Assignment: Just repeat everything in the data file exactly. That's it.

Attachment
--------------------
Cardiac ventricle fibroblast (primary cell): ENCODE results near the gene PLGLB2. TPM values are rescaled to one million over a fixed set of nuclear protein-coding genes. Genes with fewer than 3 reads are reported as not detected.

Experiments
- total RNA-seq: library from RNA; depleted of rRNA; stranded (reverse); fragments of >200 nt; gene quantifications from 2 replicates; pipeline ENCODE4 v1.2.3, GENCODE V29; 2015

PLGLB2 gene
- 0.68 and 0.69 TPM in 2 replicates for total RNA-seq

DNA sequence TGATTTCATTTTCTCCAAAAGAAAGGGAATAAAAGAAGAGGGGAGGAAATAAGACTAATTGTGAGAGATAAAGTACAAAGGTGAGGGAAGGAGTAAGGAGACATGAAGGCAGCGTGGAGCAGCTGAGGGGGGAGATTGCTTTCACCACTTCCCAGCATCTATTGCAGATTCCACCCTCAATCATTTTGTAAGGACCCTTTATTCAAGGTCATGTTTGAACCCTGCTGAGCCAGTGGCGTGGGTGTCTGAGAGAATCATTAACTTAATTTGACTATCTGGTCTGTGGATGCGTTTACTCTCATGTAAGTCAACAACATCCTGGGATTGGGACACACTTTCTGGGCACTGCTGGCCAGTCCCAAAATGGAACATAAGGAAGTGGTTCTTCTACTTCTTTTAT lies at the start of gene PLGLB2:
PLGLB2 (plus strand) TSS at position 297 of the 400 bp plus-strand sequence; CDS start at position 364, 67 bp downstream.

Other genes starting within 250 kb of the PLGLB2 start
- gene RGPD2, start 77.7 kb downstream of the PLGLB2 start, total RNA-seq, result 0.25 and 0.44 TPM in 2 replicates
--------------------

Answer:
Cardiac ventricle fibroblast (primary cell): ENCODE results near the gene PLGLB2. TPM values are rescaled to one million over a fixed set of nuclear protein-coding genes. Genes with fewer than 3 reads are reported as not detected.

Experiments
- total RNA-seq: library from RNA; depleted of rRNA; stranded (reverse); fragments of >200 nt; gene quantifications from 2 replicates; pipeline ENCODE4 v1.2.3, GENCODE V29; 2015

PLGLB2 gene
- 0.68 and 0.69 TPM in 2 replicates for total RNA-seq

DNA sequence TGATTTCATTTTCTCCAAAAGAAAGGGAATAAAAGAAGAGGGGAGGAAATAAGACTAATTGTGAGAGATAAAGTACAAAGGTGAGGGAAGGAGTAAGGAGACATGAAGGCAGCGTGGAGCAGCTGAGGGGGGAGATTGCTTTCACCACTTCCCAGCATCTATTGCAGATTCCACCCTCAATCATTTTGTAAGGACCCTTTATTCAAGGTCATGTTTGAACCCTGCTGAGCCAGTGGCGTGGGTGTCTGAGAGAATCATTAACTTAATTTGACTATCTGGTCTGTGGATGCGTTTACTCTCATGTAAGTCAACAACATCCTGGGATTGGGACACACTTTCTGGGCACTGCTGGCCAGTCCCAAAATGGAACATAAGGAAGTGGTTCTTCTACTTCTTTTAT lies at the start of gene PLGLB2:
PLGLB2 (plus strand) TSS at position 297 of the 400 bp plus-strand sequence; CDS start at position 364, 67 bp downstream.

Other genes starting within 250 kb of the PLGLB2 start
- gene RGPD2, start 77.7 kb downstream of the PLGLB2 start, total RNA-seq, result 0.25 and 0.44 TPM in 2 replicates